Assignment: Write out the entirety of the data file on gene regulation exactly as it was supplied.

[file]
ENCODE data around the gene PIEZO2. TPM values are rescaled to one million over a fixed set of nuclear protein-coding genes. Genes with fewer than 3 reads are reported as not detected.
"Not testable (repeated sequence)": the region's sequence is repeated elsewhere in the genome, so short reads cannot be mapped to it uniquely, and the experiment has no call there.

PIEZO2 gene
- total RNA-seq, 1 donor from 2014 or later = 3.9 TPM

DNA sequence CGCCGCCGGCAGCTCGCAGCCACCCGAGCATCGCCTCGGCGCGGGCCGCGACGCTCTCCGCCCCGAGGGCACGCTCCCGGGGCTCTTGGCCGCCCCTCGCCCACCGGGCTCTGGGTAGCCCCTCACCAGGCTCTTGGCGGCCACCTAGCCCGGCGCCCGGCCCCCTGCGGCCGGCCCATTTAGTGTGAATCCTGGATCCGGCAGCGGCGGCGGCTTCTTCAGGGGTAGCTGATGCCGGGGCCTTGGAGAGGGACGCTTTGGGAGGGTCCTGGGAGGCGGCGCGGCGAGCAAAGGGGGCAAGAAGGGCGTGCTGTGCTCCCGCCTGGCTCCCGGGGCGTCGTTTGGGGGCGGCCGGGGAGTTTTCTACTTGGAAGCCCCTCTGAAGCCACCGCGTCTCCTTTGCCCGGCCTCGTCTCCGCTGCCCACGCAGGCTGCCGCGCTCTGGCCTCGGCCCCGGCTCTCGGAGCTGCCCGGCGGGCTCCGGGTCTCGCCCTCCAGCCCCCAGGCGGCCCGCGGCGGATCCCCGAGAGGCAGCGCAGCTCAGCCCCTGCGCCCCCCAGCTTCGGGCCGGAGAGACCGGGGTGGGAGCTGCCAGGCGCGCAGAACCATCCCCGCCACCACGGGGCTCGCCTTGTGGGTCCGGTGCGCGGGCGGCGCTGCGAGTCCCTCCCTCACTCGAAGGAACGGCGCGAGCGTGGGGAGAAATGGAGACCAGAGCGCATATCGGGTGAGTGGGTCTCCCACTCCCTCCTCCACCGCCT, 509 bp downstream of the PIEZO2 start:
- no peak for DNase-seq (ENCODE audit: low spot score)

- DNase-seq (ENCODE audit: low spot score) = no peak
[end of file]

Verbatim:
ENCODE data around the gene PIEZO2. TPM values are rescaled to one million over a fixed set of nuclear protein-coding genes. Genes with fewer than 3 reads are reported as not detected.
"Not testable (repeated sequence)": the region's sequence is repeated elsewhere in the genome, so short reads cannot be mapped to it uniquely, and the experiment has no call there.

PIEZO2 gene
- total RNA-seq, 1 donor from 2014 or later = 3.9 TPM

DNA sequence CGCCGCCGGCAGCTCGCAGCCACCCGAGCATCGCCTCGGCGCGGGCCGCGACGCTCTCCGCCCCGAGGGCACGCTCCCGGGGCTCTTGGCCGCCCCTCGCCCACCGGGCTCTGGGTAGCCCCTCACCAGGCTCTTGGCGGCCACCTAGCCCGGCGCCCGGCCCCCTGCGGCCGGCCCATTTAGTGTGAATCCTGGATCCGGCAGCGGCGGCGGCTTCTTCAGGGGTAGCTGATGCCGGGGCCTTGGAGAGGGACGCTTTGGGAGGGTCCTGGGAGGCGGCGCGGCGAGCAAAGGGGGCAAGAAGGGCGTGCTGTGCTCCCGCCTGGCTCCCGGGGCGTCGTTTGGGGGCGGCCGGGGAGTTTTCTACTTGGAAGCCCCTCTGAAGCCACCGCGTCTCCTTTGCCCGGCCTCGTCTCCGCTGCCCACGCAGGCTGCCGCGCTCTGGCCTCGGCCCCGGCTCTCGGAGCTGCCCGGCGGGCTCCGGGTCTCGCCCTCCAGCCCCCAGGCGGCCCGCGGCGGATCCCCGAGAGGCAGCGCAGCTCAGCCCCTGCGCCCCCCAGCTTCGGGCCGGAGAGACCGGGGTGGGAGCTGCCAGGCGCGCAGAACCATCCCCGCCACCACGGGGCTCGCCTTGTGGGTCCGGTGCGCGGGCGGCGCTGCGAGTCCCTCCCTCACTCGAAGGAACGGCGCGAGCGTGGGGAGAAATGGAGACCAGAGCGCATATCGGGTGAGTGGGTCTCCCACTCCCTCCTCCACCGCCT, 509 bp downstream of the PIEZO2 start:
- no peak for DNase-seq (ENCODE audit: low spot score)

- DNase-seq (ENCODE audit: low spot score) = no peak